Media representations of couples from different cultures are becoming more common in today’s society and the majority of us no longer give it a second thought. Like most situations however, it’s not until you experience it first-hand that you’ll get a true insight into the reality of dating outside your culture or ethnic background.  Here we give you some points to consider and the lowdown on what you should and shouldn’t do.

Is this really alien territory to you?

So dating outside of your culture isn’t necessarily going to be an easy thing to do, for a whole multitude of reasons, but how different is it really from other experiences that you’ve had?  The same sort of learning curve will happen as when you dated that woman who was younger, or the man who had an ex-partner and five children.  We will always need a little help to navigate people who are different or who offer us unfamiliar experiences, but try to keep it in perspective.

Do you know for certain what your differences are?

When you meet someone that you like who is from a different background, the first thing you need to do is get really comfortable with your own ignorance.  We tend to assume facts about what’s significant, or the norm for cultures that we’ve heard or read about.  The media has a lot to do with this and we shouldn’t be so easily influenced.

Whilst we may have a loose understanding of people from different places, we need to keep in mind that the individuals we choose to date are just that, individuals.  Avoid making assumptions about traditions, family expectations, dietary preferences, social etiquette or anything else.  Instead, ask questions and take the time to get to know them.

Forget differences, what do you have in common?

Healthy debates about a range of topics is good for any relationship that seeks to last the test of time.  The ability to communicate about things you agree and disagree on will only help strengthen bonds and a mutual understanding of one another.   Take this time to find out what the two of you have in common, and all differences aside, learn to enjoy and appreciate those things.  Avoid trying to change or convince someone into agreeing with your viewpoints or cultural practices if they’re uncomfortable with them.  Be clear about what you require from a partnership but be respectful that it is as valid as any opposing needs.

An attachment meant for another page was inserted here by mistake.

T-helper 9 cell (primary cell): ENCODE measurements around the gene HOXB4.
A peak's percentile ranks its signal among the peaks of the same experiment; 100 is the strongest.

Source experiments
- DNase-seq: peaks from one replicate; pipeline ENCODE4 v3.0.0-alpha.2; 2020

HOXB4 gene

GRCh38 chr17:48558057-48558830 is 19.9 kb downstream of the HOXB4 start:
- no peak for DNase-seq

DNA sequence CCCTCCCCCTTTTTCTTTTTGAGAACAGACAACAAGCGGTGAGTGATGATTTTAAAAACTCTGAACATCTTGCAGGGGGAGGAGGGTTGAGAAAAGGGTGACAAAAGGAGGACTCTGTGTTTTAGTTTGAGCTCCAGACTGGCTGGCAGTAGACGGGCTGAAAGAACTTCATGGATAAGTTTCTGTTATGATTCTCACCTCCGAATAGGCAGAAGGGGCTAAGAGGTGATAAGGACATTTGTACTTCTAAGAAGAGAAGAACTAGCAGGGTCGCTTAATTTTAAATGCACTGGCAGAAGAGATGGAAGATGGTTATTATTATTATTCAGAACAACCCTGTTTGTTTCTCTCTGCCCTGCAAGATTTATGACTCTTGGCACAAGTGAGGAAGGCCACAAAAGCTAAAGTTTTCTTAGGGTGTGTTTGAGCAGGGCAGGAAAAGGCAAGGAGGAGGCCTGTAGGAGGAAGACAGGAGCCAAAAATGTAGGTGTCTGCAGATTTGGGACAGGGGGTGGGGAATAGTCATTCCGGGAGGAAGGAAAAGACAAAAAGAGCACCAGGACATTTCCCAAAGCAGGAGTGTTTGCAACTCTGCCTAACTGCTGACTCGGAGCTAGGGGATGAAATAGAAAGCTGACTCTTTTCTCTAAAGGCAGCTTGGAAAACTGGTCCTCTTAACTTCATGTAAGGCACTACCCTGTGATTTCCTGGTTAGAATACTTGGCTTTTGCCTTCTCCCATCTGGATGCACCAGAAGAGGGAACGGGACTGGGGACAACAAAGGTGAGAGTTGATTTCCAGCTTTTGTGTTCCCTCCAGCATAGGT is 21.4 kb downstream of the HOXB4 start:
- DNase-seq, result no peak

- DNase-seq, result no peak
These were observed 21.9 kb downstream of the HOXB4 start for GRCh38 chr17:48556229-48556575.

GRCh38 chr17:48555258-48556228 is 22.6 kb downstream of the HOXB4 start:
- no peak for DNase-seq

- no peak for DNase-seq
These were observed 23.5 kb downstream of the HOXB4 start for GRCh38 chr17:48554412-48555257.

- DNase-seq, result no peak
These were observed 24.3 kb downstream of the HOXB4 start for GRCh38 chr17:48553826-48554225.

What’s the real vs. imagined impact of your cultures coming together?

There are times when a person from a particular culture will have a deep respect for their customs or traditions, but not necessarily hold them as a high priority in their own personal lives.  For example, your new potential partner may come from a background that believes women should primarily be homemakers and not have careers. Whilst she respects this view, she may very well have a different plan for her own life.  Likewise, a man’s family may expect him to marry someone of his own faith.  So how would you feel about converting or has he already said he will break tradition if necessary?

As in all relationships there will be things that matter to each of you to varying degrees.  Only when specific conversations happen can you know where you both stand, so don’t waste time imagining the worst.

Have you let down your guard?

Don’t be afraid to let down your guard a little when you’re getting close to someone.  When we’ve grown up with a certain mindset or way of looking at the world, letting go or even loosening the reigns can make us feel vulnerable.  Don’t let this restrict you from experimenting with new cuisines, travelling to far-flung destinations or dressing according to different customs.  Nothing need be set in stone and you’re free to stop at any time you want.  It is possible to meet people in the middle, without sacrificing too much of what is dear to you.

Have you tried looking for positive examples?

Too often our thoughts are plagued with reasons and examples of why it won’t or can’t work.  These are easy enough to come by in almost any circumstance where the odds appear stacked against you.  In these instances you need to make a concerted effort to seek affirmations that your kind of union can be successful.  And if on the slim chance you don’t find any, aim to be the first example for someone else in similar shoes.

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